I found this recipe in The Australian Women’s weekly Cake decorating book a few years back. It produces a firm, dense cake perfect for carving, wedding cakes etc. It holds rolled fondant well and won’t become a moist mess like standard carrot cake recipes. The recipe below needs to be mixed by hand in a large bowl. Recipe is for a 22cm round or 19cm square pan. For a 30cm round or 28cm square- just double the ingredients. I always add about 400 grms of chopped walnuts aswell.


  • 1 1/2 cups SR flour
  • 1 cup Plain flour
  • 1 tsp Bicarb soda
  • 2 tsp Cinnamon
  • 2tsp Nutmeg
  • 1 cup Brown sugar (firmly packed)
  • 3 cups coarsly grated carrot
  • 1 cup vegetable oil
  • 4 eggs
  • 1 cup sour cream


  1. 1. Sift Flours, soda, spices and sugar in bowl.
    2.Add carrot, stir in combined oil, eggs and sour cream, do not overmix
    3. Add optional walnuts if using
    4. Bake at 160 degrees celsius (I think that’s about 350 farenheit) until a skewer comes out clean- All ovens are different- I would do about 45 mins-1 hour -could be more or less


den2553 Says... 2010-07-09 15:07:12

What is SR flour?

NinaB Says... 2010-07-09 15:50:31

My guess would be Self Rising

CakeDiosa Says... 2010-07-09 18:40:37

And what's self rising flour??? Would that be the same as cake flour? Would love to try this dense recipe.

fahira Says... 2010-07-09 22:07:30

In Australia self-raising flour is already packaged and easily bought in the supermarket. It consists of plain flour (all-pupose flour) already mixed with a raising agent such as baking powder...to make your own you can easily google a recipe or a simple one I use is for each one cup of plain flour, add 1 1/2 teaspoons to 2 teaspoons of baking powder. Sift a few times.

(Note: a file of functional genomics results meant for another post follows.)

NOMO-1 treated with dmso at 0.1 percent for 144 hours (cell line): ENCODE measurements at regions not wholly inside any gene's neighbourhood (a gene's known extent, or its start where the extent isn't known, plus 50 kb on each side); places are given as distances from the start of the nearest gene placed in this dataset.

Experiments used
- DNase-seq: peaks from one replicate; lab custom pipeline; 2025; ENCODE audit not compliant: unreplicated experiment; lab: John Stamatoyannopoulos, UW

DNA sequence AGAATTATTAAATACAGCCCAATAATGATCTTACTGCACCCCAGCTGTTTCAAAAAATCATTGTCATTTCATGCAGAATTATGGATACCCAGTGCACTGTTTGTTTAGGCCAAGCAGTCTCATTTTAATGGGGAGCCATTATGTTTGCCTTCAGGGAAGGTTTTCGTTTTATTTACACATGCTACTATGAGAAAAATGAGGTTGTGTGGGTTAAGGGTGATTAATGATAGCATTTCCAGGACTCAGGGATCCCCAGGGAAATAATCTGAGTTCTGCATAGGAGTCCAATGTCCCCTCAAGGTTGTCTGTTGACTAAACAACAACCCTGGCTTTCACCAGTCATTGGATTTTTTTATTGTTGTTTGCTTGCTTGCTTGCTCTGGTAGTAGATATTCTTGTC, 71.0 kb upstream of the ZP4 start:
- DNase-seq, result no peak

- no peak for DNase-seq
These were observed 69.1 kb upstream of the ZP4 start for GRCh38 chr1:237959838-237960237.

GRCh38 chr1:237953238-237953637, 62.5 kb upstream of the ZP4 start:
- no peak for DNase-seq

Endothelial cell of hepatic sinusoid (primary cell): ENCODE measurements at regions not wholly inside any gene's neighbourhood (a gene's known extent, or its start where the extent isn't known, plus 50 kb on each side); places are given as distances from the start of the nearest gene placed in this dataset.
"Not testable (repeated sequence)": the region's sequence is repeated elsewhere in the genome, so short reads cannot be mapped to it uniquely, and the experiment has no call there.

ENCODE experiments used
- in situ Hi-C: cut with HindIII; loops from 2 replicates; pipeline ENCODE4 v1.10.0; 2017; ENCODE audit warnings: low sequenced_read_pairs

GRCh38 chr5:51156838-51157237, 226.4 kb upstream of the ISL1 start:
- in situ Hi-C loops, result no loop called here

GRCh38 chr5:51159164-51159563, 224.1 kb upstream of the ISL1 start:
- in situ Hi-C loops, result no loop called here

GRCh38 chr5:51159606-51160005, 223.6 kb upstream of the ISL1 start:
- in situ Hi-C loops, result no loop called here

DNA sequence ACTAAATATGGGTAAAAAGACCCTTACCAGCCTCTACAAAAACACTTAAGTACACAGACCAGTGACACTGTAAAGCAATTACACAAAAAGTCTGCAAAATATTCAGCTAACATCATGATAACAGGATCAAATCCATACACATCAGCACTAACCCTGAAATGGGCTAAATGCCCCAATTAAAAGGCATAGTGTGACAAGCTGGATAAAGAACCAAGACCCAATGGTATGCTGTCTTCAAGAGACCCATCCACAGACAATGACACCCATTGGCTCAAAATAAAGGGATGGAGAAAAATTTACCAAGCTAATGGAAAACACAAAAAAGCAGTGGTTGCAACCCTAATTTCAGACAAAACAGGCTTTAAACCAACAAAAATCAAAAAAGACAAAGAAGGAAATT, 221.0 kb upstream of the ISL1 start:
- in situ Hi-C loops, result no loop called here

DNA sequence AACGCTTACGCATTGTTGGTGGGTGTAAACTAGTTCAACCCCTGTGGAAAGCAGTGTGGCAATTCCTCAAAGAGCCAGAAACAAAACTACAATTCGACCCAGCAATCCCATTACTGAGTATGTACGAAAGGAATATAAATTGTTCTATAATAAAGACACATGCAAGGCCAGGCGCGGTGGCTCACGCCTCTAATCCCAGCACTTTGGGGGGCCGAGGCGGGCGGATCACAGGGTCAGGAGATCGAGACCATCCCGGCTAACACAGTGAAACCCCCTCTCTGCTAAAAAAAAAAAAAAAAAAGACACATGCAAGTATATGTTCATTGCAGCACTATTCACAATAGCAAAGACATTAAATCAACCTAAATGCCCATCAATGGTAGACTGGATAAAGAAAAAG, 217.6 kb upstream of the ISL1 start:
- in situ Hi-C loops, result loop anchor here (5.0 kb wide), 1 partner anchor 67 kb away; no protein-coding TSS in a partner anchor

Jo923 Says... 2010-07-10 15:17:07

In the US, both Pillsbury and Betty Crocker have self-rising flour. Since this recipe doesn't call for salt, self-rising is a very good guess. Usually, when using self-rising flour, you eliminate or reduce the amount of salt in a recipe. Now someone please tell me what size a 22cm and a 19cm pan is in inches.

LeckieAnne Says... 2010-07-10 23:17:52

19 = 7.5" 22 = 8.5" (approximately)

sadiemae Says... 2010-07-13 10:24:41

Thanks for the recipe -- been looking for one.

MommaDukes Says... 2010-07-16 05:39:39

Is bicarb soda, baking soda?

Sugarbutter Says... 2010-07-16 10:11:03

Thank you so much for this. I tend to make "softer"cakes and they seam to fall apart. I will try this ons immediately.

Tamkia Says... 2010-07-21 09:00:21

I also would like to know, what is bicard soda? I'd love to try this

hasfour Says... 2010-07-21 10:15:50

Bicard soda is baking soda.

sweetonyou Says... 2010-07-21 13:02:05

what size eggs?

amyvanderhaag Says... 2010-07-25 19:23:14

I love how this cake performed. My only negative about the cake is that it was hardly sweet at all. My husband took a bite of some of the scraps and asked if it was supposed to be "cake". I loved the recipe enough to definitely make it again, I will just put MORE sugar than before. I may double or even triple the sugar content. I'm really glad that I found this recipe here on CC!

emma_jada Says... 2011-01-27 13:45:11

wondering if anyone has tried increasing the sugar in the recipe and how it came out/

jadie15 Says... 2011-10-20 17:45:17

This cake held beautifully, yet was still moist and delicious, first time I used fondant and it held perfectly :) Thanks. I found the cake to be a perfect sweetness, I did also ad some sultanas, but that about it. I often find that with American cake recipes I have to half the sugar, guess down under we don't need that much sugar.

cupcakecollection Says... 2015-02-23 01:54:02

Hi there, Do you have any idea what height you would achieve using this recipe for 300mm round tin? Thank you! Sharon x

cupcakecollection Says... 2015-02-23 01:59:27

Also, do you have this recipe in grams???? Thank you so much in advance!

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